Apologies for the mundane but we have struggled for 4 years to establish goldfish in our garden pond. The pond is about 1500 litres, the water runs through a filter and uv bulb and is returned via a waterfall. The uv bulb is new and working. The water is generally crystal clear with some stringy algea. We have never had more than ten goldfish in the pond. The only other thing in there is a large Lilly. Every year we lose practically all our fish (just found floating on the top) slowly. We buy more typically early summer and the cycle of loss starts again. The ph seems ok and the ammonia levels negligible. Evaporative water loss is replaced by hose or water butt always with a chlorine treatment. The pond is overhung by apple and pear trees but netted so only very few make it to the water. I thought goldfish were robust but they never seem to last more than a few months in this pond and we are now out of ideas. Any advice really welcome.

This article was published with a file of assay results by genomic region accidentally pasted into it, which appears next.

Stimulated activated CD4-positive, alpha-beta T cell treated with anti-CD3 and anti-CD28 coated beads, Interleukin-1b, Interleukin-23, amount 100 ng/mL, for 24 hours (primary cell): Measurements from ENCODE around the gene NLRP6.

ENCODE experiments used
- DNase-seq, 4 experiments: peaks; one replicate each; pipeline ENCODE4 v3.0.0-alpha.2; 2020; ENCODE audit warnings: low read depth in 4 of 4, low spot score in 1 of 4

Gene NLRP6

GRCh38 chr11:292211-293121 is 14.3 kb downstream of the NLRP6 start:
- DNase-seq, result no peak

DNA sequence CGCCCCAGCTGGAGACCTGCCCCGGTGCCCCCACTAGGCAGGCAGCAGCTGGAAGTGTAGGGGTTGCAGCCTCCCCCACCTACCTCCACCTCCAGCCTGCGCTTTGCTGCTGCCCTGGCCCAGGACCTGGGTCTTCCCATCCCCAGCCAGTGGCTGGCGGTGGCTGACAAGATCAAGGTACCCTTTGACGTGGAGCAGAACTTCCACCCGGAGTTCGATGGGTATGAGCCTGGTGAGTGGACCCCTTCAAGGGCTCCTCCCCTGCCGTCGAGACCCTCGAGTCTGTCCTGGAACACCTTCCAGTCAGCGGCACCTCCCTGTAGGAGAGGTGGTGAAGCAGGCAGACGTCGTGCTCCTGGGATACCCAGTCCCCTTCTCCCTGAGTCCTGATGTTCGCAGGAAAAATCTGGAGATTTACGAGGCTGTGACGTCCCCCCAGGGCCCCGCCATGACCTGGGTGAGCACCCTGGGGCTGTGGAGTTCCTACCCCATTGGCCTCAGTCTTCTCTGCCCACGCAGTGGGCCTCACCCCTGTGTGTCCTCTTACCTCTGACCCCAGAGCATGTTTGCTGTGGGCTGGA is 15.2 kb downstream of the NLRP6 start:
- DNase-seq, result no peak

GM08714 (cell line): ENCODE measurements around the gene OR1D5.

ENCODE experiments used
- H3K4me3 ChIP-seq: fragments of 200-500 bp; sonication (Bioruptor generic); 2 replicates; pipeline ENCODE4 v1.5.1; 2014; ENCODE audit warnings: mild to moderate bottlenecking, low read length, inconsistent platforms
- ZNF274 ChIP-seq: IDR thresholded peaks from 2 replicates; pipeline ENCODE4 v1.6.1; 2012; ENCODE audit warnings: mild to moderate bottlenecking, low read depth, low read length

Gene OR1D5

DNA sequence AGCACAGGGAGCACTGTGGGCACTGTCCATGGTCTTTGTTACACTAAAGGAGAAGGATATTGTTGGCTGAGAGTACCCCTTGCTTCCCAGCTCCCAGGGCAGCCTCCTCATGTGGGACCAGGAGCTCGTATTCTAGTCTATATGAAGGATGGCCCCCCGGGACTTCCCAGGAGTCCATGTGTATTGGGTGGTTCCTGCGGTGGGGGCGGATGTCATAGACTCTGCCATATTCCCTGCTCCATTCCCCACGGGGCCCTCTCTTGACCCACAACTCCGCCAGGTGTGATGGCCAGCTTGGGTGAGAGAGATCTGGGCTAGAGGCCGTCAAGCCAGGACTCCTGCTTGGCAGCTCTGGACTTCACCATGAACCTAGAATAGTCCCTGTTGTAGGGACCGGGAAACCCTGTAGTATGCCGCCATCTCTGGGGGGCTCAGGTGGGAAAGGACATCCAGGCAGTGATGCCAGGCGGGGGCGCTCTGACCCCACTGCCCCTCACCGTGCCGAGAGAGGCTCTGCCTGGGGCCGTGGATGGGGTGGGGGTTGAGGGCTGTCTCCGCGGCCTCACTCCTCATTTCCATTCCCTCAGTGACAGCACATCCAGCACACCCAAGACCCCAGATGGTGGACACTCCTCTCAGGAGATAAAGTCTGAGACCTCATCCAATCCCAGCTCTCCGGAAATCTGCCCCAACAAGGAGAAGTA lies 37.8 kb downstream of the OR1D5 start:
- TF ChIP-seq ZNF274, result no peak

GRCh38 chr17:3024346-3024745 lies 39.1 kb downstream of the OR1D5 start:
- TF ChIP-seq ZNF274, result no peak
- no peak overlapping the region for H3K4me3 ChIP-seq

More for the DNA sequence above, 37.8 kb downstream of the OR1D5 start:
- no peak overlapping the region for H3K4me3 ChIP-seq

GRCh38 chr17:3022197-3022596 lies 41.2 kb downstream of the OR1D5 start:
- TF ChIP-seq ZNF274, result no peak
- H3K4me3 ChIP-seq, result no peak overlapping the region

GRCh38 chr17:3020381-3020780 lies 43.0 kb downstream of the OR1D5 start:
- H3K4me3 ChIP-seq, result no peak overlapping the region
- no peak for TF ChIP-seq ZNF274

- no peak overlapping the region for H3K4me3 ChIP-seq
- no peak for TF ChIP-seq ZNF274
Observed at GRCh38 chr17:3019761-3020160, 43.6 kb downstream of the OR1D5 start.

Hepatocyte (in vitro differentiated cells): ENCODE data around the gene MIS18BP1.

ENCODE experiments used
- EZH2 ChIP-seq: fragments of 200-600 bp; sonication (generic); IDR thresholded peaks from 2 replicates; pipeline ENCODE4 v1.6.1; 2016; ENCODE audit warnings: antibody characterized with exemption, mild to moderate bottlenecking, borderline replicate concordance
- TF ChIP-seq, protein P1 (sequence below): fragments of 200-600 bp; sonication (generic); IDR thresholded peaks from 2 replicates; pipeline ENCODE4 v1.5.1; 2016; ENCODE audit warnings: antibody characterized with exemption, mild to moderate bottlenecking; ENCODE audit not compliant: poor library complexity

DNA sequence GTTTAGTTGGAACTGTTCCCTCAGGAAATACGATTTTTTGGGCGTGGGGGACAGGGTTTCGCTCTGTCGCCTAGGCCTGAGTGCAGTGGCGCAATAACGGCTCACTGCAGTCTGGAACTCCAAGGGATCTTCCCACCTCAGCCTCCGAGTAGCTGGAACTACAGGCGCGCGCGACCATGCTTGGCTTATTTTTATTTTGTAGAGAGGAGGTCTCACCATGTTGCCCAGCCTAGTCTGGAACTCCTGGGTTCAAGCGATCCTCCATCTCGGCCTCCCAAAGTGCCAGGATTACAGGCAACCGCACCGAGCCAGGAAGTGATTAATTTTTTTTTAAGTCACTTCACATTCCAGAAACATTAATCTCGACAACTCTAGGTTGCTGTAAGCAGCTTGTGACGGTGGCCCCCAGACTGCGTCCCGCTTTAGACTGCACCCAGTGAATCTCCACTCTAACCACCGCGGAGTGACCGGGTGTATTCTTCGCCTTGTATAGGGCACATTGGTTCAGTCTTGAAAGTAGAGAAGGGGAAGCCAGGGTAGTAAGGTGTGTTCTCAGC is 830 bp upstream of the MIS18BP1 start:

Could you post the water results for pH, ammonia, nitrite and nitrate at all? That would help.
I don't have a pond but I suspect lack of 02 when the weather warms up - you say most fish died over the summer - combined with possibly less than ideal water quality, is the cause.
Ammonia readings would also suggest an upgrade is needed to the filter size wise as it seems to be struggling with dealing with the fishies waste. Elevated readings of ammonia will kill fish. Also, the existing waterfall may not be breaking the surface area enough to assist with gaseous exchange. Some form of large air stone/larger waterfall feature may assist with the lack of o2.
The pondy's I'm sure will be on later (2010 knows his stuff) so I hope FK can help you with this
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Hi. Many thanks for the interest. Pond dimensions: approximately 2 m long, 1 m wide and half a metre deep. I have sampled the water again today: ammonia aprox. 0.2 mg/L; nitrate approx. 3 mg/L; pH 8.3 I guess pH may be a problem? If so any advice as to possible cause and treatment hugely welcome. I have asked two local aquatic centres and neither seem to think a pond aerator to be anything other than a waste of time (of course they could be wrong). The water is not scrubbed of ammonia or nitrate: it circulates through an Oase Pump and filtration foams via a UV bulb. It was what has always been recommend to us.